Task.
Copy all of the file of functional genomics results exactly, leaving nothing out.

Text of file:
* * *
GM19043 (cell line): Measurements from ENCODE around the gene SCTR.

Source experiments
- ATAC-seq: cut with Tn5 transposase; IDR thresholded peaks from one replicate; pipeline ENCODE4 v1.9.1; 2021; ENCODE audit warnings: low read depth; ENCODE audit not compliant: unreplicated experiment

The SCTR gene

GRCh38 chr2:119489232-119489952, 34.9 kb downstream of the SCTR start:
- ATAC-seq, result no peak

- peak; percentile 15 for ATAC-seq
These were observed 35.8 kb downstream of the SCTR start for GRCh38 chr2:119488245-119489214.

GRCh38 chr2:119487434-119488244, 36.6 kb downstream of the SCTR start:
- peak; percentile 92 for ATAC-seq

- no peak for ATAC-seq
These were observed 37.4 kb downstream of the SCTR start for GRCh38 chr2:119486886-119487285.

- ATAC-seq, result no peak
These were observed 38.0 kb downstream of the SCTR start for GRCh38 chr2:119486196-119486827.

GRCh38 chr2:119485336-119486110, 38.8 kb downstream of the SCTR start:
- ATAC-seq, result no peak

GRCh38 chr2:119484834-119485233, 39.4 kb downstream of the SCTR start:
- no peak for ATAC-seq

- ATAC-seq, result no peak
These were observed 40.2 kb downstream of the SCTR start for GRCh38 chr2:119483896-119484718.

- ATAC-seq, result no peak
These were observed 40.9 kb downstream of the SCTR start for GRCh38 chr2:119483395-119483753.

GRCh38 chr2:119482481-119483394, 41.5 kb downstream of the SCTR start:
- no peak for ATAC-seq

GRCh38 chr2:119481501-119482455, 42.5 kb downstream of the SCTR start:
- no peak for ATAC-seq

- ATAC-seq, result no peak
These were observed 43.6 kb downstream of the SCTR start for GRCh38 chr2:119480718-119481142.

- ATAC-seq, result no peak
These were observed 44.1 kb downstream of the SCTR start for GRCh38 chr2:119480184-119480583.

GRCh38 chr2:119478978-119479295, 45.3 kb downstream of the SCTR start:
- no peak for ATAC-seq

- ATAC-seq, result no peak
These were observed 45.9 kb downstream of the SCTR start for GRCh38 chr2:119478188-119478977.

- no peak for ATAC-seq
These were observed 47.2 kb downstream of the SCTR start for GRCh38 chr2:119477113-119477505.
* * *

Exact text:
GM19043 (cell line): Measurements from ENCODE around the gene SCTR.

Source experiments
- ATAC-seq: cut with Tn5 transposase; IDR thresholded peaks from one replicate; pipeline ENCODE4 v1.9.1; 2021; ENCODE audit warnings: low read depth; ENCODE audit not compliant: unreplicated experiment

The SCTR gene

GRCh38 chr2:119489232-119489952, 34.9 kb downstream of the SCTR start:
- ATAC-seq, result no peak

- peak; percentile 15 for ATAC-seq
These were observed 35.8 kb downstream of the SCTR start for GRCh38 chr2:119488245-119489214.

GRCh38 chr2:119487434-119488244, 36.6 kb downstream of the SCTR start:
- peak; percentile 92 for ATAC-seq

- no peak for ATAC-seq
These were observed 37.4 kb downstream of the SCTR start for GRCh38 chr2:119486886-119487285.

- ATAC-seq, result no peak
These were observed 38.0 kb downstream of the SCTR start for GRCh38 chr2:119486196-119486827.

GRCh38 chr2:119485336-119486110, 38.8 kb downstream of the SCTR start:
- ATAC-seq, result no peak

GRCh38 chr2:119484834-119485233, 39.4 kb downstream of the SCTR start:
- no peak for ATAC-seq

- ATAC-seq, result no peak
These were observed 40.2 kb downstream of the SCTR start for GRCh38 chr2:119483896-119484718.

- ATAC-seq, result no peak
These were observed 40.9 kb downstream of the SCTR start for GRCh38 chr2:119483395-119483753.

GRCh38 chr2:119482481-119483394, 41.5 kb downstream of the SCTR start:
- no peak for ATAC-seq

GRCh38 chr2:119481501-119482455, 42.5 kb downstream of the SCTR start:
- no peak for ATAC-seq

- ATAC-seq, result no peak
These were observed 43.6 kb downstream of the SCTR start for GRCh38 chr2:119480718-119481142.

- ATAC-seq, result no peak
These were observed 44.1 kb downstream of the SCTR start for GRCh38 chr2:119480184-119480583.

GRCh38 chr2:119478978-119479295, 45.3 kb downstream of the SCTR start:
- no peak for ATAC-seq

- ATAC-seq, result no peak
These were observed 45.9 kb downstream of the SCTR start for GRCh38 chr2:119478188-119478977.

- no peak for ATAC-seq
These were observed 47.2 kb downstream of the SCTR start for GRCh38 chr2:119477113-119477505.